The size reduction is accomplished by a group of processes commonly called "jet milling" or "fluid energy milling", including fluidized bed opposed jet milling, the "Coldstream" process in which a stream of gas and the starting material are impinged against a fixed target, etc. All references made herein to "jet milling" or "fluid energy milling" are understood to refer to this group of processes. In the process of the invention, there are no moving parts except for gas compressors to produce the fluid energy stream. Energy is imparted to the particles by the fluid or gas that is, by the velocity of the fluid. All of these processes impart high velocities to the material which is being ground and impact the accelerated particles against each other or against a solid substrate at a sufficient force to shatter or break the particles into smaller fragments.
In U.S. Pat. Nos. 4,711,660 and 4,711,661 relate to particle size reduction followed by high temperature processing and rapid solidification to form spherical particles. These patents stress media/mechanical motion or vibration or reduce particle size. These patents relate to processes in which the size reduction is done in a liquid medium and the material must be dried before subsequent high temperature processing. Both of these steps increase the likelihood for oxidation of the powder. By contrast, according to this invention, the size reduction can be done with the material in the dry state in an inert atmosphere. Only the correct size powder is produced and therefore there is no need for screening or size classification before high temperature processing. Furthermore, the processes of these patents result in powders which have a carbon content exceeding that required in some applications. This is due to the fact that size reduction occurs typically in a liquid organic medium which breaks down or is trapped within the powder particles. This results in an increase in the carbon content of the powder. By contrast, the present invention is carried out with the material in the dry state and the carbon content is therefore not increased. Therefore, the present invention is more suitable for some alloy systems, for example, low carbon stainless steel powders. When fluid energy milling is used, the oxygen content in the resultant spherical powder particles is less than about 0.8% by weight, and the carbon content is essentially no greater than that of the starting material. Also the process operates at a higher efficiency than prior art methods of gas or water atomization or the processes of U.S. Pat. Nos. 4,711,660 and 4,711,661 because only the correct size powder is discharged from the jet milling apparatus to convert it to spherical particles by high temperature processing. The prior art methods of mechanical size reduction are batch processes. Therefore all material undergoes high temperature processing, even if a portion of it is not the correct size. Thus, more material must undergo the high temperature processing to yield a given amount of product, and more post-high temperature treatment classifying is necessary to yield the desired final size distribution. The process of this invention yields a more uniform size reduced material for subsequent high temperature processing than does prior art processing. This is so because the fluid energy milling is a continuous process. The oversize powder is recycled to the fluid energy milling process while the correct size material which is finer than the starting material is discharged from the mill for subsequent high temperature process. This is important because melting efficiency (the weight ratio of melted particles to total particles) is increased when the material that is subjected to the high temperature process is more uniform in size.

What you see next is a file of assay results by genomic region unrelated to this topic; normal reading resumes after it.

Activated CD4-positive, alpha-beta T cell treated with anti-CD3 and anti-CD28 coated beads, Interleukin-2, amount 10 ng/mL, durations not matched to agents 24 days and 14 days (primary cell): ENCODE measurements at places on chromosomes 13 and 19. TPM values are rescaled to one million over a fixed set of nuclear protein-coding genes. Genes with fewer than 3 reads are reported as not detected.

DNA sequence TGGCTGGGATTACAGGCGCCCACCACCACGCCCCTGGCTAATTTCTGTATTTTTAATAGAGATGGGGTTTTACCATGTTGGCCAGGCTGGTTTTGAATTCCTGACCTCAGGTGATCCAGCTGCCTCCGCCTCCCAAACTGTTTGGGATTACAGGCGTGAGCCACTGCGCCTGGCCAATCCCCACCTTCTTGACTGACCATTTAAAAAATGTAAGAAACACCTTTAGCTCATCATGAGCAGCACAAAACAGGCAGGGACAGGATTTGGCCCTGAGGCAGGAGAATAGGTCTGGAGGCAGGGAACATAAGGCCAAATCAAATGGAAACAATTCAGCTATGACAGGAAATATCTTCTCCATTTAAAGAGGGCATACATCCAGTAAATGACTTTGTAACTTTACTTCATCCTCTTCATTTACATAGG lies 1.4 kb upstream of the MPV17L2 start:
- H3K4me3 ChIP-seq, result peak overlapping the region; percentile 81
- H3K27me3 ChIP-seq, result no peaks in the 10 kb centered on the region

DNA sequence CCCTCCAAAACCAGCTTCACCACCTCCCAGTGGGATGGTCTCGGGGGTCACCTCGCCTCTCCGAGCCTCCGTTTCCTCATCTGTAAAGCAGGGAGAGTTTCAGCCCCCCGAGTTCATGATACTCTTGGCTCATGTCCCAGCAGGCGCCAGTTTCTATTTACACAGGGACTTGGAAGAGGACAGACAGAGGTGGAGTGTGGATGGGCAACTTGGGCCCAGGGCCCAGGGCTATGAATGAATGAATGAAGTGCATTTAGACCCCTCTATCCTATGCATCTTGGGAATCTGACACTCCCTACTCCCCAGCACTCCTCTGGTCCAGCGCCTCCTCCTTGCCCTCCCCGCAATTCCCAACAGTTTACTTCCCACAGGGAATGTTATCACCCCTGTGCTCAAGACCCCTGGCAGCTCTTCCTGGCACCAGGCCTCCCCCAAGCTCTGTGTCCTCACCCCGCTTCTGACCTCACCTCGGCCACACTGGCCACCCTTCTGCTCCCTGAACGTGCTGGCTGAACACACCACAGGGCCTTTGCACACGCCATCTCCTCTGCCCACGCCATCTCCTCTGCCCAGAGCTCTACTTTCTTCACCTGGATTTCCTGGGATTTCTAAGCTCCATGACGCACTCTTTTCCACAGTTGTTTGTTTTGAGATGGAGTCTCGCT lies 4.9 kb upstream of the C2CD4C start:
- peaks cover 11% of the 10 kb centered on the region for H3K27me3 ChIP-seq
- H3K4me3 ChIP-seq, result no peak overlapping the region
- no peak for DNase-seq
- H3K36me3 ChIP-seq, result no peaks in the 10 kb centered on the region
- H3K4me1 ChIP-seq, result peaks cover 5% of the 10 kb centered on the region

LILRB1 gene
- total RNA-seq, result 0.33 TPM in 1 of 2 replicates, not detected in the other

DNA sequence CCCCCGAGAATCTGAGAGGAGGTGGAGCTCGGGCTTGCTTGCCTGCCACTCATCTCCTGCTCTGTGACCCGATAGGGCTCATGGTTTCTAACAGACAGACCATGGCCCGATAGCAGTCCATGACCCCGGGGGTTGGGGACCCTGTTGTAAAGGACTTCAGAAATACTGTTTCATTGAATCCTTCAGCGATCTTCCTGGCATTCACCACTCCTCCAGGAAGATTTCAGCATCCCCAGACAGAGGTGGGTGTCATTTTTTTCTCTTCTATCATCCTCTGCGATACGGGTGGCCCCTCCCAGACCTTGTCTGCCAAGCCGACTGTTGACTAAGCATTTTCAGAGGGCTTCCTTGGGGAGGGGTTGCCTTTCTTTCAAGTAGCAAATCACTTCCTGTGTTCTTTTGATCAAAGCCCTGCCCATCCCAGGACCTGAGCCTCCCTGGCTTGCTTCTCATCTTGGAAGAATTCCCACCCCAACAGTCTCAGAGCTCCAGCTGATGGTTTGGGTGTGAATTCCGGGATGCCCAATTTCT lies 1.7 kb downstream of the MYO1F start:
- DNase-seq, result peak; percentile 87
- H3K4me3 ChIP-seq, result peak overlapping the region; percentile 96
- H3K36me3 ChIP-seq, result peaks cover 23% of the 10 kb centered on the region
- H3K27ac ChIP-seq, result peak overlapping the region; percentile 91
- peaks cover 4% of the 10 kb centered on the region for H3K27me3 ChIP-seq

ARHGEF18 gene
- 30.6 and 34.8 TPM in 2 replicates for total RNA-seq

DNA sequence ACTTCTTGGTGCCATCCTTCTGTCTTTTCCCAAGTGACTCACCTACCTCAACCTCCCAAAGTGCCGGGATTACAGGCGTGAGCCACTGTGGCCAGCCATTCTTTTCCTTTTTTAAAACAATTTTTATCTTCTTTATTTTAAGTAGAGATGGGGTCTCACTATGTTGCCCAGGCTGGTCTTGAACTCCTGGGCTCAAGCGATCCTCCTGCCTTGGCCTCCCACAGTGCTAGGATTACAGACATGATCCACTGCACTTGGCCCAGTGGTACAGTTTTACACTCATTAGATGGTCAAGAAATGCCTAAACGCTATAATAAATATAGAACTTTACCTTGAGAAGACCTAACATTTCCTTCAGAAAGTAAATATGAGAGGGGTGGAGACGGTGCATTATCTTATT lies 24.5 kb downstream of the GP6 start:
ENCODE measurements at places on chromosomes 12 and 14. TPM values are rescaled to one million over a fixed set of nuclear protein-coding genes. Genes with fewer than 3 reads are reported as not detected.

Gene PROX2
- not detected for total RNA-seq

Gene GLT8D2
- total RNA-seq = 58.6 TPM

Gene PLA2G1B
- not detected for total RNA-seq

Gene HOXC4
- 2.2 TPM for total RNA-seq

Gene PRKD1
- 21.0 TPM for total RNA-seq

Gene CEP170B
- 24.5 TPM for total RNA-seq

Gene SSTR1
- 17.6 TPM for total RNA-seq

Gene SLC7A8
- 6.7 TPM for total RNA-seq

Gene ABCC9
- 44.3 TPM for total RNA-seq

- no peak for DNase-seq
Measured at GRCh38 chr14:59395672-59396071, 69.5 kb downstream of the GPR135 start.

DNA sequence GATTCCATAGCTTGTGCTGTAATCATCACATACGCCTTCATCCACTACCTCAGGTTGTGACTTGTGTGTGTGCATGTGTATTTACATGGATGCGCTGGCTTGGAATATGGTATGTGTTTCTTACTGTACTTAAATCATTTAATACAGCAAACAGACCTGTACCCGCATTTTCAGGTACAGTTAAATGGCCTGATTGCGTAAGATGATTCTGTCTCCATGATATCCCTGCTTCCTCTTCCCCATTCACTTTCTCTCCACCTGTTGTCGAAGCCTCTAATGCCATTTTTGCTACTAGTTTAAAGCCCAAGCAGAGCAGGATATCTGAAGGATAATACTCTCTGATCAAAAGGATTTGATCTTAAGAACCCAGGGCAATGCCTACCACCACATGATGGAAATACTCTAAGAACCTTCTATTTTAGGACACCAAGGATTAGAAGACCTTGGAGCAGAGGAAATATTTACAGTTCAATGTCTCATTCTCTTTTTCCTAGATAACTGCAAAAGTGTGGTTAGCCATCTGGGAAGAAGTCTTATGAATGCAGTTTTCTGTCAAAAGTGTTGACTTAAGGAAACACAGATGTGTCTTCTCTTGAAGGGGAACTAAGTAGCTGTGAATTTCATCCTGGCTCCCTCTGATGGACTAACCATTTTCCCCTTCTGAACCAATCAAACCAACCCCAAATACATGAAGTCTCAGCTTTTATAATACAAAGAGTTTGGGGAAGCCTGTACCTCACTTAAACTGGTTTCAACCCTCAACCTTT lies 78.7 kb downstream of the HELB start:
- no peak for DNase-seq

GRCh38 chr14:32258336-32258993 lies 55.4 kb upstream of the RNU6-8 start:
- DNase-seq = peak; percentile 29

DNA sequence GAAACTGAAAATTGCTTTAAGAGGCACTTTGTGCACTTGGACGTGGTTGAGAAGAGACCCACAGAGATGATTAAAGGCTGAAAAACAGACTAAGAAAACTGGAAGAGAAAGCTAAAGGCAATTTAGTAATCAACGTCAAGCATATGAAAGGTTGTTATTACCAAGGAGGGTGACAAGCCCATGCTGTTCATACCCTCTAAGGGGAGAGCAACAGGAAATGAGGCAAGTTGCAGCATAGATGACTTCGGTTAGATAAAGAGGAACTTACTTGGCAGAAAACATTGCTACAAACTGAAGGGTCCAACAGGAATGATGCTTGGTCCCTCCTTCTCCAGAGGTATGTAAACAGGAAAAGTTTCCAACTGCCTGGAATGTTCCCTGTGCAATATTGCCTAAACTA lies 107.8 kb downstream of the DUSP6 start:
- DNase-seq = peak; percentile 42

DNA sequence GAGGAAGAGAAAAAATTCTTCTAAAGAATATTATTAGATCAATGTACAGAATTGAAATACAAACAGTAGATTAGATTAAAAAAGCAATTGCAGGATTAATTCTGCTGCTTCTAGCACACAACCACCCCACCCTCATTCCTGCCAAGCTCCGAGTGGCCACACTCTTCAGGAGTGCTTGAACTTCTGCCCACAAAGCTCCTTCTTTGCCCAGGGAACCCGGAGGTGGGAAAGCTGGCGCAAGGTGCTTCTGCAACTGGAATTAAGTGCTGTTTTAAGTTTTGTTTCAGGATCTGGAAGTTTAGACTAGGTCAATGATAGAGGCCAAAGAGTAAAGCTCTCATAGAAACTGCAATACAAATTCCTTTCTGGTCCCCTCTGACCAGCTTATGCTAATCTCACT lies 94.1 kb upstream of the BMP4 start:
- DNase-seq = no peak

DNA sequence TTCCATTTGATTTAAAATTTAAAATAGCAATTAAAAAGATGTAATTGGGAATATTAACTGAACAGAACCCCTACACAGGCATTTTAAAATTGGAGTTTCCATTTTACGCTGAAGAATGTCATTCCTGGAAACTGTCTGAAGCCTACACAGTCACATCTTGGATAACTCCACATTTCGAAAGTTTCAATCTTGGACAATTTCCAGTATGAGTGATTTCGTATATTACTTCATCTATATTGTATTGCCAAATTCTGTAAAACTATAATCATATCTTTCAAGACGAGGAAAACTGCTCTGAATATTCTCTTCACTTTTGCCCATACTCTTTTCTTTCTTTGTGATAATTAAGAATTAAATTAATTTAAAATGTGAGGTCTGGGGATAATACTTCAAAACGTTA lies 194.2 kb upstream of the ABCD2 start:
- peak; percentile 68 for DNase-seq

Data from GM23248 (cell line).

The preferred jet mill to accomplish size reduction is the fluidized bed opposed jet mill invented by Alpine. The mill is comprised of a cylindrical grinding chamber with an Alpine classifier mounted at the top. Compressed air, nitrogen, or inert gases is introduced into the mill through three or more horizontally oriented nozzles circumferentially spaced around the lower portion of the grinding chamber. Material is introduced into the chamber by a feeder at the bottom of the chamber or through a tube entering the grinding chamber above the gas jets. Because of the gas flowing into the mill, the material which is being size reduced forms a fluidized bed at the bottom of the grinding chamber. Gas leaves the nozzles at supersonic velocities and accelerates the material to be reduced in size. Particles of material are entrained in each gas jet and impact near the center of the grinding chamber with particles entrained in the other gas jets. Particles fracture and therefore, size reduction occurs at this stage of the process. The mixture of size reduced and unground material travels upwards through the grinding chamber to the air classifier, which is a finned wheel (similar in appearance to a "squirrel cage" blower) rotating at a high speed (>5,000 rpm). The wheel rejects particles above a certain size (which is adjustable) and returns these unground or partially ground particles to the fluidized bed of the grinding chamber. The oversize material rejected by the classifier wheel is reentrained in the gas jets for further grinding. Fine particles of the desired size pass through the classifier wheel, where they are collected by conventional means, such as gas cyclones or filters. New starting material is fed into the mill at a rate equal to the rate at which fine size reduced powder leaves the mill.